By: Tom Cicero
There was a man once who some say existed, and some say didn’t. He is the topic of much debate and is the symbol for an often-argued subject. Some talk to him daily, while others have never made contact.
The very topic he embodies has been at the center of fights between friends, as well as wars between countries. It has been used for tremendous good and unfathomable bad.
The person? Jesus Christ. The subject? Religion.
Religion is one of the most argued topics. Since the very dawn of civilization, people have been contemplating religion and the afterlife.
Flash forward a seemingly infinite number of years to 2013, and religion still plays a very large role in society and in people’s lives, though it appears to be less pronounced.
Does religion still have the same impact that it did? Also, how does religion affect other parts of people’s lives?
Does religion affect, say, education?
Tylar Nichols, a music performance major at Roosevelt University and an atheist, answered that question head on.
“Being a music student can be very stressful,” Nichols said. “When religious people are stressed, they can pray for it to get better. For me, instead of praying for something to get better, I just shut up and make it better. I get to work. I feel like prayer is a form of procrastination.”
Mary Kate Manning, an integrated marketing communication major and a Christian, had a different view on the subject.
“My beliefs don’t affect my education,” Manning said. “They should, but they don’t. However, I’d say I definitely take my values and put them into action. Whether it’s through positivity or kindness or patience, if someone’s really pissing me off, I think, ‘God wants me to be patient with this person.’”
Delving further into the subject of education and religion, Nichols brought up the argument about creationism and evolution being taught side by side.
“Creationism has no place in the classroom,” Nichols said. “Evolution has facts, evidence behind it. Creationism does not.”
Manning was leaning towards the other side of the argument, however.
“I believe that creationism should be taught in the classroom,” she said. “I think creation is something to be talked about.”
So, for some, it seems beliefs can affect their educations, but how does that carry over to their daily lives?
“It affects my daily life in that I’m not bogged down with having to worry about praying or sinning,” Nichols said. “I just live my life in what I feel is the best way. I don’t live in fear of going to hell or the hope of going to heaven.”
Manning felt differently about the subject.
“I look around, and I don’t understand how people couldn’t believe in a creator,” she said. “Like, if you see something freaking awesome like a sunrise, or a sunset or just people, how can you not believe that someone up there made it? I see God every day when I wake up in the morning and when I go to bed at night. It’s about having faith.”
When asked if they ever considered the other side of the spectrum, if they ever had different beliefs than what they currently believe, the students shared similar thoughts.
“I’ve thought a lot about religion,” Nichols said. “Then, I think about the hundreds, if not thousands of religions. Which one do I believe in?”
Manning added, “The other side makes sense. There are some things in religion that I don’t agree with, too. When I’m going through a really hard time, I’ll always think, ‘If there’s a God, why would he do this?’ But I’ve never fully stopped believing in God.”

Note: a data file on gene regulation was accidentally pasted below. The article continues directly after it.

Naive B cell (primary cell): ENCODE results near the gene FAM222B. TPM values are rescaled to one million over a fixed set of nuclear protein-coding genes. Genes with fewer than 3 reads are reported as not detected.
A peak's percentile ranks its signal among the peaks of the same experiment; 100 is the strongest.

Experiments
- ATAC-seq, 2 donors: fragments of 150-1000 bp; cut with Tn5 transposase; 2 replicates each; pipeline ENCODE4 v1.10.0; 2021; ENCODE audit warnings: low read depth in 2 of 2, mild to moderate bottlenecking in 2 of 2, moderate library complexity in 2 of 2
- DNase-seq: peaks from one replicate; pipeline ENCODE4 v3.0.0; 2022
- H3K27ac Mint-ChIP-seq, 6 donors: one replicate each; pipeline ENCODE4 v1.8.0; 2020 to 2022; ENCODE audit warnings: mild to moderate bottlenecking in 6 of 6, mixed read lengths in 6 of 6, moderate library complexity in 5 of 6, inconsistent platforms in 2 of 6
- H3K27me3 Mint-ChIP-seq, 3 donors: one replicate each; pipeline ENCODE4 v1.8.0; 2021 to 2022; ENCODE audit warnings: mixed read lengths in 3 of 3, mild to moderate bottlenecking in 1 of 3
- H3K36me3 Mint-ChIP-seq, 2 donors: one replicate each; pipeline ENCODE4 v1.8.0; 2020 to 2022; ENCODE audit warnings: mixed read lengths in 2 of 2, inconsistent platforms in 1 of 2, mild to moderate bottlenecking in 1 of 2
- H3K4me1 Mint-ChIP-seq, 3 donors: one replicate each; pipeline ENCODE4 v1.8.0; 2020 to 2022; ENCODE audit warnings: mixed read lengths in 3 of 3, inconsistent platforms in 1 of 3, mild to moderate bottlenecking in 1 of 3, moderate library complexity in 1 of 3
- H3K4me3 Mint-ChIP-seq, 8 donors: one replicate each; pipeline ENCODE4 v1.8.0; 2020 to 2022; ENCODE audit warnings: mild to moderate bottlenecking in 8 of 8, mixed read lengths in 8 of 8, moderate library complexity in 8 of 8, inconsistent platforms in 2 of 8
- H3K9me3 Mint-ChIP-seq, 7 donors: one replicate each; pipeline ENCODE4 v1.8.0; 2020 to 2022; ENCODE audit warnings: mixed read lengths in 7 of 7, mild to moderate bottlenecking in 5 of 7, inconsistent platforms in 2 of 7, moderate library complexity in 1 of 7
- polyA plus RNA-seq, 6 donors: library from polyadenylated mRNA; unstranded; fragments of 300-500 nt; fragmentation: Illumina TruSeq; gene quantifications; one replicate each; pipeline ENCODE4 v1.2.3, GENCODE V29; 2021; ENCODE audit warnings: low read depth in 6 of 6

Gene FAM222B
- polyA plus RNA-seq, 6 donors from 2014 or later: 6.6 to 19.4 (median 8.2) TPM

Although Nichols and Manning had different views, they both seemed open to discussing them.
“I am happy to discuss religion and let loose,” Nichols said. “If someone says something contradictory to what I understand about the world, I will tell them off. But I don’t try pushing my beliefs on others. I have a great deal of interest in learning about religion as a cultural phenomenon.”
Manning added that she is not judgemental about others’ beliefs.
“I definitely would be friends with people who don’t believe in God,” she said. “It’s their belief in the end. If an atheist were to push their beliefs on me, it would hurt my feelings, so I would never do that to someone. I have a lot of atheist friends.”
But Nichols is not without his own beliefs, or Manning without her fears.
“Do I believe in angels or spirits or an afterlife?” Nichols asked. “I do think about that. It’s natural for every human to want there to be something beyond this.”
Manning said, “My fear of not going to heaven has definitely been a motivator towards my believing in God. I’ve always liked the quote by Albert Camus: ‘I would rather live my life as if there is a God and die to find out there isn’t, than live my life as if there isn’t to find out there is.’”
So where do these arguments leave us? Will we always be divided by our race, gender or religion? Some would say yes, some would say no. If the answer is no, how is it that we can bridge the gap between someone who is an avid believer of God, and someone who does not believe?
The key lies in understanding. The key is not to cause division.
Sure, we may not all believe in the same things, and we may not agree on this or that, but in the end, we are all human. It is our job as fellow humans to help each other. Every human has felt pain and suffering, just as every human has felt happiness. This is what bonds us as humans. Whether or not you believe in a god, we all come from the same place, and that alone can be the bridge to a more succinct society.
It’s not about sin. it’s not about right or wrong, it’s not about heaven or hell or dogma. It’s about your life before death and making it matter.